Implementing an orientation/mentorship program for adjunct faculty.
College teachers, Part-time (Services)
Teachers, Part-time (Services)
|Publication:||Name: Tennessee Nurse Publisher: Tennessee Nurses Association Audience: Academic Format: Magazine/Journal Subject: Health care industry Copyright: COPYRIGHT 2009 Tennessee Nurses Association ISSN: 1055-3134|
|Issue:||Date: Fall, 2009 Source Volume: 72 Source Issue: 3|
|Topic:||Event Code: 360 Services information|
|Geographic:||Geographic Scope: Tennessee Geographic Code: 1U6TN Tennessee|
Due to the shortage of nursing faculty, utilization of adjunct
faculty has become a necessity for nursing programs throughout the
country. Adjunct faculty bring a wide variety of skills, knowledge, and
professionalism to students in the clinical setting. Unfortunately, the
lack of resources to correctly orient and mentor adjunct faculty has
created a gap in the continuum of student success in connecting the
didactic components to the clinical setting. Therefore, there is a need
to develop and implement mentoring programs and orientation workshops to
assist adjunct faculty in fulfilling their role and providing guidance
to students in the clinical setting.
In response to this issue, Austin Peay State University School of Nursing implemented our first workshop for adjunct faculty in the fall of 2007. A mentorship adjunct faculty program was developed that involves one full day on campus for a workshop with fulltime nursing faculty. This workshop incorporates the School of Nursing's values, policies, course/clinical expectations. The workshop creates an environment of preparedness for the clinical setting and promotes teamwork among all faculty.
The tools developed for the second program included CEU's, notebooks with pertinent information, an adjunct faculty evaluation document, and an evaluation tool for the workshop. A few of the topics covered in the last workshop day included connecting the classroom with the clinical experience; holding students accountable for professionalism within the clinical setting; writing clinical unsats/failures; and how and when to do student clinical evaluations. The notebooks contain information needed to assist the adjunct faculty in communicating with all faculty. For example, included is a list of all phone numbers of faculty and adjunct faculty, the university academic calendar, and course specific information. A need was also recognized for documenting the success of our adjunct faculty semester to semester. Therefore, an adjunct faculty evaluation tool was developed for course coordinators to use. An evaluation of the workshop was valued as a building block for future workshops.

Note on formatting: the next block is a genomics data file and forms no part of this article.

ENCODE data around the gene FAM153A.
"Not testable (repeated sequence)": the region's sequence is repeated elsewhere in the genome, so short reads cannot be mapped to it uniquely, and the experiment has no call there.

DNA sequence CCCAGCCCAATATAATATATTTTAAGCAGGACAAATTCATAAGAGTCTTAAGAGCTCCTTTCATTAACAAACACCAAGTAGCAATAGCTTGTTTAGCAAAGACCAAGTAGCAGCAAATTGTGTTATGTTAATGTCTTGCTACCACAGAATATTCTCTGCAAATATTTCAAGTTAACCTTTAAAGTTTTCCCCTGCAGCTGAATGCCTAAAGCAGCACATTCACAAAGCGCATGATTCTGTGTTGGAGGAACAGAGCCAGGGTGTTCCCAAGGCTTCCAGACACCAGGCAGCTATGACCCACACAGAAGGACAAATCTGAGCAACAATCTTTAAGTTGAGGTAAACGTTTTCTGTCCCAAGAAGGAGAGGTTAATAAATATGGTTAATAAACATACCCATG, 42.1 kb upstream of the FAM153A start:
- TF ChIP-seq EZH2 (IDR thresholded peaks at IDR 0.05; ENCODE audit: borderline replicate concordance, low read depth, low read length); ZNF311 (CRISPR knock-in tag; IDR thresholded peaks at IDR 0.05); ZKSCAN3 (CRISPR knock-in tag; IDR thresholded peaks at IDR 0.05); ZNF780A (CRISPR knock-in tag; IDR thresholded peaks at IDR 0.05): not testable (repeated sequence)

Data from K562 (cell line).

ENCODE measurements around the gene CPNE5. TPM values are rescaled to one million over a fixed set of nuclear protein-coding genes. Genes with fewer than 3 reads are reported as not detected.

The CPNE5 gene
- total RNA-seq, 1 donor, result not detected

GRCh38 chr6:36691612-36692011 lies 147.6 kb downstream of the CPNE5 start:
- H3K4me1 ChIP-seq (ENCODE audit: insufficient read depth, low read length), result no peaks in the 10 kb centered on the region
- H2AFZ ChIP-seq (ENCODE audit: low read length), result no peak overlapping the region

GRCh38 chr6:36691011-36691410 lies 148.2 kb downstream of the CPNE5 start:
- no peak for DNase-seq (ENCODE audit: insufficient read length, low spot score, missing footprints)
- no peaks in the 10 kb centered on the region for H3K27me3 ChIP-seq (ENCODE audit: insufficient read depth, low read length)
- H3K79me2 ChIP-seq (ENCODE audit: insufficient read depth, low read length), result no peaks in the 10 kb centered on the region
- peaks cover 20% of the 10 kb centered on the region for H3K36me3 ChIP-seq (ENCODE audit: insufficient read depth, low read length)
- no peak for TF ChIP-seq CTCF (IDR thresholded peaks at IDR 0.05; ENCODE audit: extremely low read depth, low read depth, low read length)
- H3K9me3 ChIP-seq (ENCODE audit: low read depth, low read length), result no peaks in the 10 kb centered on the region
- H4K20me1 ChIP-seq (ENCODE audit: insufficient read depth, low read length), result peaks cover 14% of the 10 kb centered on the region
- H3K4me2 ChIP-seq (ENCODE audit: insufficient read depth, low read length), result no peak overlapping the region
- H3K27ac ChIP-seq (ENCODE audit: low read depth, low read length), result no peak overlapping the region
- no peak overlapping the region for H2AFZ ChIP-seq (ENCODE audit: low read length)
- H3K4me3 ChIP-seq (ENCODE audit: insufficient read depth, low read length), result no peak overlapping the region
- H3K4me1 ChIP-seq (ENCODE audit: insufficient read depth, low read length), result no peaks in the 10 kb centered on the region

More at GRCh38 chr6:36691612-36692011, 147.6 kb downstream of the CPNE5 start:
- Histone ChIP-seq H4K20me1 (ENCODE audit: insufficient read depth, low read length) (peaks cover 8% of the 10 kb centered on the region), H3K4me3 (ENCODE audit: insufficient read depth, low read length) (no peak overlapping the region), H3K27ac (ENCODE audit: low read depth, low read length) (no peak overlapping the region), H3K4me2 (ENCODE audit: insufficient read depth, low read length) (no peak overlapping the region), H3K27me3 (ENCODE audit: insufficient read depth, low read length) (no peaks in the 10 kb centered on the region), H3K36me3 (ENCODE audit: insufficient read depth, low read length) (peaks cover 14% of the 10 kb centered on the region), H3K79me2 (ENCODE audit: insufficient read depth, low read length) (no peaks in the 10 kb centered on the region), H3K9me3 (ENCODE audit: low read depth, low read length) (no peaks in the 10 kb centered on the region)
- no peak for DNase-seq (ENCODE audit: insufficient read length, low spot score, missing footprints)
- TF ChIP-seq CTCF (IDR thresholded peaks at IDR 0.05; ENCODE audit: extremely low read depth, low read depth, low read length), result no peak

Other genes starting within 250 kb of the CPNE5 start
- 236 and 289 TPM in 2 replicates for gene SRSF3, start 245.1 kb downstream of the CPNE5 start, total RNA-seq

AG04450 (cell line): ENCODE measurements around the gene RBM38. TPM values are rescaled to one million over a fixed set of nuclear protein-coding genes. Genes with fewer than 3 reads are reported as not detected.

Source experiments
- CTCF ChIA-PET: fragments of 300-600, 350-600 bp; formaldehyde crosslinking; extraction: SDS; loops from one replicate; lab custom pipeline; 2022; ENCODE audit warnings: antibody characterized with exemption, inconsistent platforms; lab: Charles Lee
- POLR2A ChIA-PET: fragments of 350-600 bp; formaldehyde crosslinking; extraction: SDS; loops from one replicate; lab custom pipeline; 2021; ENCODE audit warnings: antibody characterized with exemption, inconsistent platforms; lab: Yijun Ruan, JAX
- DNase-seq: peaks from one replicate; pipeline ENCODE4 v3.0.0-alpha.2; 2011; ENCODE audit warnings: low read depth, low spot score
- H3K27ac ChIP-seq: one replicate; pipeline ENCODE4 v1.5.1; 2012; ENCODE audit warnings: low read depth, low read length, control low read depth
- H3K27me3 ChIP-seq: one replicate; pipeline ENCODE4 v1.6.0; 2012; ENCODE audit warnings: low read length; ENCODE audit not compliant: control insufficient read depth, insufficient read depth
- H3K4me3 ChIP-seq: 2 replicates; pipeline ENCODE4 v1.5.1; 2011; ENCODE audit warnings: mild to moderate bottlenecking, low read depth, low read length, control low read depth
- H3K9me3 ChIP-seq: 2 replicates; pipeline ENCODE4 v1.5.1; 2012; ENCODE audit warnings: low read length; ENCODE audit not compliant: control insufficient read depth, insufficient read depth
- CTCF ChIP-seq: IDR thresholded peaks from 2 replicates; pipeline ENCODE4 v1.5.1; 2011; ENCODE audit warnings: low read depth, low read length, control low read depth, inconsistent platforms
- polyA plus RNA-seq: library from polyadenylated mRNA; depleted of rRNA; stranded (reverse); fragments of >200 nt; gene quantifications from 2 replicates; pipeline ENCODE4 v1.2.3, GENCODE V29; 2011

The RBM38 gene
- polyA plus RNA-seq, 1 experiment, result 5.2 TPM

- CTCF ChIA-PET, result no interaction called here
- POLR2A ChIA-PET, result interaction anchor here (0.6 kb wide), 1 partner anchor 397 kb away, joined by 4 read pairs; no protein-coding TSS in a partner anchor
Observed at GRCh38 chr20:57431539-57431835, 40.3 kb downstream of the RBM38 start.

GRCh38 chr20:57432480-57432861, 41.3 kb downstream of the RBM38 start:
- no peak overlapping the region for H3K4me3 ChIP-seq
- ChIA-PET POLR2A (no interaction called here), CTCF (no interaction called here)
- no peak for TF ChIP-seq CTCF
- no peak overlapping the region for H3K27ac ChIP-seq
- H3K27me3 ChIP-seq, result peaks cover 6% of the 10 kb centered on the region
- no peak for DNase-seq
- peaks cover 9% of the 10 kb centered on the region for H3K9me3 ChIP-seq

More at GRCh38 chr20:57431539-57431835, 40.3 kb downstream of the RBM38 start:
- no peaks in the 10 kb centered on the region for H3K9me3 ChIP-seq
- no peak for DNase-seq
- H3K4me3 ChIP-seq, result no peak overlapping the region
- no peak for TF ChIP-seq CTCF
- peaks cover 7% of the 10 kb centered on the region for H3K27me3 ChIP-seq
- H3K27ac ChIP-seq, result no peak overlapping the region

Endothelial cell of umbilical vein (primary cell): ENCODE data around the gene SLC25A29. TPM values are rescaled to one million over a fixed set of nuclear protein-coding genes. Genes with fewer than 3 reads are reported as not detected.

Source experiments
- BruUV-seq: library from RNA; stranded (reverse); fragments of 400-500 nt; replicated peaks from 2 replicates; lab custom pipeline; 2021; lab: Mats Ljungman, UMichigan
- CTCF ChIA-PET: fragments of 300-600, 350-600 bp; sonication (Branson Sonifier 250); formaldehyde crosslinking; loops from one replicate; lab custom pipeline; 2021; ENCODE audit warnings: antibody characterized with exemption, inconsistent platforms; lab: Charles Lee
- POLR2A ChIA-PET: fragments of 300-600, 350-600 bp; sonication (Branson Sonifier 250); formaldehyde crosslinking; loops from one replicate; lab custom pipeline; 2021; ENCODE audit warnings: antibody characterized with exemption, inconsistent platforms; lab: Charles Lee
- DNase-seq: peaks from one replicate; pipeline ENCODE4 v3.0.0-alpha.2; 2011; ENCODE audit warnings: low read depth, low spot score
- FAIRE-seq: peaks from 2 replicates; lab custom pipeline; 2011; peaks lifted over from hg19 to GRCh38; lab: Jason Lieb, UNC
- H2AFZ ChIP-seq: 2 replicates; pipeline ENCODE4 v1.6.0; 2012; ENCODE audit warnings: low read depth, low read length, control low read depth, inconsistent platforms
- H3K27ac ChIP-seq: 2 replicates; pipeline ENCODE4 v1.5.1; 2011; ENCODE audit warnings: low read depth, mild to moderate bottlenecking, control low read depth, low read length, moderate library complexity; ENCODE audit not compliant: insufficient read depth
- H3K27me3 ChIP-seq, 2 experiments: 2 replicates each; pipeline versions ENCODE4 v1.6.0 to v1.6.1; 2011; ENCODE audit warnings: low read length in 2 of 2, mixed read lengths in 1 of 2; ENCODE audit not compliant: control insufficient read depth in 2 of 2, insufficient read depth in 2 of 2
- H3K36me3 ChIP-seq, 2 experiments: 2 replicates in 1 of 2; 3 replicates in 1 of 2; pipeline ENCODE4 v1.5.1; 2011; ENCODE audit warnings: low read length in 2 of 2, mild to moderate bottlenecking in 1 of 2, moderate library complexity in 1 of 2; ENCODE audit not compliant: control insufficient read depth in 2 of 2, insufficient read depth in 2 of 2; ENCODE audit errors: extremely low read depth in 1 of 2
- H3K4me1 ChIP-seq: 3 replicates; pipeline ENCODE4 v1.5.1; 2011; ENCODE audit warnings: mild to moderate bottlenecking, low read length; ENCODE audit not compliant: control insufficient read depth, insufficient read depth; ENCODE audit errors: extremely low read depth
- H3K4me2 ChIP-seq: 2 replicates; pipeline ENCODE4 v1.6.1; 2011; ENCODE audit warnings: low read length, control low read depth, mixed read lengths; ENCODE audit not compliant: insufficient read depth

We have had excellent attendance for both workshops with adjunct and full time faculty. There were some concerns that adjunct faculty who had been with the program for a long time might feel this workshop was unnecessary. Nevertheless, feedback indicated the opposite. These seasoned adjunct faculty have attended both workshops and been an intricate part of the success of this program. Our new adjunct faculty value the workshop and have a better understanding of their responsibilities of linking the didactic portion of the clinical courses in which they teach. Our positive evaluations from both workshops reinforce and support the need to continue this program.
The School of Nursing's goal is communication among all faculty. Creating a transparent role for full time and adjunct faculty in clinical experience will increase the likelihood of student success. The development of mentoring programs provide adjunct faculty with the information and support that will be needed for their role as clinical faculty, enhance job satisfaction, and increase collegial networking among all faculty. Through our orientation/mentorship program, we have set the standards to prepare our adjunct faculty to succeed and enjoy teaching our students.
by Deborah Ellison, MSN, RN, and Michelle Williams, MSN, RN Austin Peay State University School of Nursing
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